What Grandma Taught
“Have you packed your things? It’s summertime and beginning tomorrow you’ll be staying with your grandma for a couple of months again.” That was my mother.
Oh my, it’s another summer devoid of excitement. For sure, I’l be like a bird again caged in our ancestral house in the province with my authoritarian grandma. In the military, soldiers obey first before complaining, with my grandma, ahhh, obey always…never complain. It’s back to the dark ages… no cellphone…no internet…but a lot of household chores and garden works.
A few minutes later, my father arrived from work. He went straight to the masters’ bedroom. I sensed trouble. Normally, upon arriving, he would lovingly buzz my mom’s cheek and demand from me the tightest of embrace.
“Mom, what’s the matter? I inquired. My mom shrugged her shoulders off and retorted, “I really don’t know. He’s probably tired. Come, let’s talk to him.”
My dad was lying on bed still on his business attire. He was blankly staring at the ceiling. My mom sat on the right side of the bed while I sat on the left. It took sometime before mom was able to convince dad to talk. What he said left both me and my mom dumbfounded. Dad told us that their company declared bankruptcy and he’s unemployed. Even at my young age I comprehended the implications of what he said.
When Mom regained composure she said, “Well, life has to go on. Find another job. In the meantime, our savings will get us through. “ My dad sat beside my mom. He embraced her and told her how sorry he was for not telling her that he used our savings to buy some stocks in the company, just like what the other employees did, hoping that it would save their company. But no avail. My mom got mad, pushed my dad back and said, “How could you do that? Why didn’t you tell me? What will happen to us now?
Heated exchange of words ensued. My parents lost control, I could see my family slowly being torn apart. But that can’t be. I must do something. “Mom, dad, enough please. “ That was the first time I shouted at my parents. I was sorry but I had no choice. They stopped and stared at me. I just found myself taking their hand and asking them to hold each other’s hands as well. Then I told them that we will kneel together to pray. Hesitatingly they heeded my request. I led the prayer. “Dear God, we’ve got a big problem. My father lost his job, but we still have each other. We lost our money, we may also lose this house eventually and all the comforts we are accustomed to. But I don’t care, what is important oh God is that I still have my dad, I still have my mom, and all of us are alive and healthy, and most of all we still have you. I believe so firmly what my grandma told me about you God, that You love us and that you will never abandon us, that in times of difficulties you would never fail us. This we pray humbly in the sweetest name of your Son Jesus Christ, our Lord and Savior. Amen.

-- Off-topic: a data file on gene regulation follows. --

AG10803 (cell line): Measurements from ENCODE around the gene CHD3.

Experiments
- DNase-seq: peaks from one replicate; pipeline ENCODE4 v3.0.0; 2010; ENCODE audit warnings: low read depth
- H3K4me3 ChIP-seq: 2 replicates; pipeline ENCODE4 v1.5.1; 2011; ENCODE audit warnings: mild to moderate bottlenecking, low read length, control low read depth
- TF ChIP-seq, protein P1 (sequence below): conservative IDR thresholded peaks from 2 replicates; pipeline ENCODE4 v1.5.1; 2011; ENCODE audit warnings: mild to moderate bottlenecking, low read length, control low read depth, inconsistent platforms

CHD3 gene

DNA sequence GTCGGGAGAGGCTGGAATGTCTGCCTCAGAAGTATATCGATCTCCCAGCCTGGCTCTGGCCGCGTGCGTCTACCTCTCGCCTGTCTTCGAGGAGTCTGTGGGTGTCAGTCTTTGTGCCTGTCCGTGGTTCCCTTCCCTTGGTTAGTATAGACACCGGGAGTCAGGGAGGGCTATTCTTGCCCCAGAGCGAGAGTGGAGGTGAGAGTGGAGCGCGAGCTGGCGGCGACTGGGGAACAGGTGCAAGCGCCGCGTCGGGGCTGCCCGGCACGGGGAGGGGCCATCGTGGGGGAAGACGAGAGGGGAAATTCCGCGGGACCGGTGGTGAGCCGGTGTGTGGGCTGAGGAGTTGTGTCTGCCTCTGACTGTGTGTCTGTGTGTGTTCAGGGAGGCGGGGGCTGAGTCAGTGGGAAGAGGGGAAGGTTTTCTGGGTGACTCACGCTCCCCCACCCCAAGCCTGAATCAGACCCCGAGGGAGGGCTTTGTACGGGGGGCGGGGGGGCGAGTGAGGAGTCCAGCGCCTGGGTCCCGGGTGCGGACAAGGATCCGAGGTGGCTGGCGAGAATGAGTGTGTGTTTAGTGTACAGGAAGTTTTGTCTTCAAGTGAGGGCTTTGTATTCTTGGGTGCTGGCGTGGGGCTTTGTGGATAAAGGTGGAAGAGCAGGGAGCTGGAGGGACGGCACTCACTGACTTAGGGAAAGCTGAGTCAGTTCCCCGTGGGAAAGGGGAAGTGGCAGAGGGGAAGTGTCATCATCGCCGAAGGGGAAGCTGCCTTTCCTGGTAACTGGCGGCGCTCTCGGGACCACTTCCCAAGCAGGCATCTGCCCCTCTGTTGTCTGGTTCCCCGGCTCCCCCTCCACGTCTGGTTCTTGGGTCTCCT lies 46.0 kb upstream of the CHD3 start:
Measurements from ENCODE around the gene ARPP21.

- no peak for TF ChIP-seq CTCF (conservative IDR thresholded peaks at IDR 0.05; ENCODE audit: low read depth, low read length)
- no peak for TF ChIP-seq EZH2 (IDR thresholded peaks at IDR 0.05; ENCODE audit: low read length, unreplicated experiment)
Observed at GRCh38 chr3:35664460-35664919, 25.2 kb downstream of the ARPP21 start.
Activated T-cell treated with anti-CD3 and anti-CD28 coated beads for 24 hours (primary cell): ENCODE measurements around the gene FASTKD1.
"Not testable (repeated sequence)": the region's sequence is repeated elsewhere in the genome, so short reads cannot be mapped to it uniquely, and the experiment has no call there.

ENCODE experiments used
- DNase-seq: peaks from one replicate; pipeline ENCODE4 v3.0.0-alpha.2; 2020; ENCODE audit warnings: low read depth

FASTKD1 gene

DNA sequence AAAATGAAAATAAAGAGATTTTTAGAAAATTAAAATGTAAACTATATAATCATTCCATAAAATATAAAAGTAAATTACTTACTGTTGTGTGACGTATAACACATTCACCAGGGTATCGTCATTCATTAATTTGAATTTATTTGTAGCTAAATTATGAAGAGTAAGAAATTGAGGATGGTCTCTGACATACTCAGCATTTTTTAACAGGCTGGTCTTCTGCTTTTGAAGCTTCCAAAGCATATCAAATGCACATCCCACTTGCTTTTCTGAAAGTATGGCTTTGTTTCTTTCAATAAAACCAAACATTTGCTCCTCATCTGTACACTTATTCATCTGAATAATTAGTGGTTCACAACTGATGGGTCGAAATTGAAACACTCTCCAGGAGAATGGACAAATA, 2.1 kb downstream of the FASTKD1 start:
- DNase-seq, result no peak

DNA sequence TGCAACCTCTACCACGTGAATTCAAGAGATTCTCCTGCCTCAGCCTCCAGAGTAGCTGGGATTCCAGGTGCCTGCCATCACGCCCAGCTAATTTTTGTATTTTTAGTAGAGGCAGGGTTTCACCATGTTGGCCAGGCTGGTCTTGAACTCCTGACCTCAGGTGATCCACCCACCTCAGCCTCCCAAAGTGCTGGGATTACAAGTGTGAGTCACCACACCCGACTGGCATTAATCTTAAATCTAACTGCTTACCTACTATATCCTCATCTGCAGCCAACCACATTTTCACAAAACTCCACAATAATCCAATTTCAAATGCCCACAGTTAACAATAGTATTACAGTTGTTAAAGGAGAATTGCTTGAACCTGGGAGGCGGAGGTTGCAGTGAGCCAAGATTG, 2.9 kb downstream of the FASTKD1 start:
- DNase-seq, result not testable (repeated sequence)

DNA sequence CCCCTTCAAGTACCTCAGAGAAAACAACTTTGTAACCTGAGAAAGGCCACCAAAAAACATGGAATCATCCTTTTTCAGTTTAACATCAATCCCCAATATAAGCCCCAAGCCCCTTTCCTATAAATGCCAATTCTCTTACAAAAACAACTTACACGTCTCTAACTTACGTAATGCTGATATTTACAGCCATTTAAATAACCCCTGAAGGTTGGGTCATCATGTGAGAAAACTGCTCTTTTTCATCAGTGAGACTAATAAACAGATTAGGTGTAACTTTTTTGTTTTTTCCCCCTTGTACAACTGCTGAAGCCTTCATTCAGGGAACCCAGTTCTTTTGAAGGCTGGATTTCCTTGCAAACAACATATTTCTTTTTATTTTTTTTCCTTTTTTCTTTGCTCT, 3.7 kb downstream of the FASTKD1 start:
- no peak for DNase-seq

Silence engulfed the room after that. Then mom and dad tightly embraced me. They both said sorry to me. After a while, I left the room. I felt they must talk things over.
I finally realized the wisdom in the things grandma did to me. Even if there were maids in our ancestral house, she would asked me to help in cleaning the house and the yard, she taught me to perform household chores. She taught me to responsibly spend money and live modestly. If ever my parents decide to let go our maids, well, I am ready. If I need to live a simple life until my father finds another job, no problem at all. My grandma taught me well.
I remember how grandma strictly enforced upon me to pray upon waking up in the morning, before sleeping at night, before meals and just about anytime. She kept telling me that praying is so important in life because everything else may fail, but never God’s love.”
Funny, but I just got exited at the prospect of spending another summer with my grandma. I can’t wait to see her.